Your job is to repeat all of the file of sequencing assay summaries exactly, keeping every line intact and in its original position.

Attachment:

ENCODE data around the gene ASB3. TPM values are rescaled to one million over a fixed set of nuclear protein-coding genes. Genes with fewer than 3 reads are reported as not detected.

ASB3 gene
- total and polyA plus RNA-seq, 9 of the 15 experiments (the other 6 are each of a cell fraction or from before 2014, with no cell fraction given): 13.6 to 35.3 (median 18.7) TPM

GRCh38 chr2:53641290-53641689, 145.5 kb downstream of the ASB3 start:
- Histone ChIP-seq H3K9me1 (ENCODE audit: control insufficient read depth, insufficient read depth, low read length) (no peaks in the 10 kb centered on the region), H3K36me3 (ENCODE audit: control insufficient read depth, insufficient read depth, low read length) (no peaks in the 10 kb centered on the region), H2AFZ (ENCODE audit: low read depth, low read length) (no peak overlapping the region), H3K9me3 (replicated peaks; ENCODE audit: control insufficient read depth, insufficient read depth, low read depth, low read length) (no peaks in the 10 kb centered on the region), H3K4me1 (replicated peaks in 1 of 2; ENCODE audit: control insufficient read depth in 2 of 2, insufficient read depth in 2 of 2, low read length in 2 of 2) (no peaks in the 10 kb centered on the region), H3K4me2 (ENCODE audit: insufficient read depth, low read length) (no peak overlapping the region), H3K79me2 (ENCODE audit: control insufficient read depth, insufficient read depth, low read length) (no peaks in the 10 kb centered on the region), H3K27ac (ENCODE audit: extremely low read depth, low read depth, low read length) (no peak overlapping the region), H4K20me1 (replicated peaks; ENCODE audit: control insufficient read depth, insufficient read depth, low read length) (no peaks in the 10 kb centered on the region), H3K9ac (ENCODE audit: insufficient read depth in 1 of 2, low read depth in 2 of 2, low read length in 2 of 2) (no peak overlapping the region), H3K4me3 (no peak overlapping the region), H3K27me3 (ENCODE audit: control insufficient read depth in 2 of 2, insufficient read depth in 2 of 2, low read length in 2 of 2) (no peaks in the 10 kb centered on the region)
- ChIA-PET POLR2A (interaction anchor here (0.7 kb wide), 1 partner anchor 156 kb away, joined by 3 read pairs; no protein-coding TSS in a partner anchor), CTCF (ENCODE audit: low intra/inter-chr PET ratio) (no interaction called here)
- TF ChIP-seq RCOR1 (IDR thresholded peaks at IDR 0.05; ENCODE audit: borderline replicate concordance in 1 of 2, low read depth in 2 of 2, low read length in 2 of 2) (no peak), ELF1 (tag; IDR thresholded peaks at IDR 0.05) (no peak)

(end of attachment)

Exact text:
ENCODE data around the gene ASB3. TPM values are rescaled to one million over a fixed set of nuclear protein-coding genes. Genes with fewer than 3 reads are reported as not detected.

ASB3 gene
- total and polyA plus RNA-seq, 9 of the 15 experiments (the other 6 are each of a cell fraction or from before 2014, with no cell fraction given): 13.6 to 35.3 (median 18.7) TPM

GRCh38 chr2:53641290-53641689, 145.5 kb downstream of the ASB3 start:
- Histone ChIP-seq H3K9me1 (ENCODE audit: control insufficient read depth, insufficient read depth, low read length) (no peaks in the 10 kb centered on the region), H3K36me3 (ENCODE audit: control insufficient read depth, insufficient read depth, low read length) (no peaks in the 10 kb centered on the region), H2AFZ (ENCODE audit: low read depth, low read length) (no peak overlapping the region), H3K9me3 (replicated peaks; ENCODE audit: control insufficient read depth, insufficient read depth, low read depth, low read length) (no peaks in the 10 kb centered on the region), H3K4me1 (replicated peaks in 1 of 2; ENCODE audit: control insufficient read depth in 2 of 2, insufficient read depth in 2 of 2, low read length in 2 of 2) (no peaks in the 10 kb centered on the region), H3K4me2 (ENCODE audit: insufficient read depth, low read length) (no peak overlapping the region), H3K79me2 (ENCODE audit: control insufficient read depth, insufficient read depth, low read length) (no peaks in the 10 kb centered on the region), H3K27ac (ENCODE audit: extremely low read depth, low read depth, low read length) (no peak overlapping the region), H4K20me1 (replicated peaks; ENCODE audit: control insufficient read depth, insufficient read depth, low read length) (no peaks in the 10 kb centered on the region), H3K9ac (ENCODE audit: insufficient read depth in 1 of 2, low read depth in 2 of 2, low read length in 2 of 2) (no peak overlapping the region), H3K4me3 (no peak overlapping the region), H3K27me3 (ENCODE audit: control insufficient read depth in 2 of 2, insufficient read depth in 2 of 2, low read length in 2 of 2) (no peaks in the 10 kb centered on the region)
- ChIA-PET POLR2A (interaction anchor here (0.7 kb wide), 1 partner anchor 156 kb away, joined by 3 read pairs; no protein-coding TSS in a partner anchor), CTCF (ENCODE audit: low intra/inter-chr PET ratio) (no interaction called here)
- TF ChIP-seq RCOR1 (IDR thresholded peaks at IDR 0.05; ENCODE audit: borderline replicate concordance in 1 of 2, low read depth in 2 of 2, low read length in 2 of 2) (no peak), ELF1 (tag; IDR thresholded peaks at IDR 0.05) (no peak)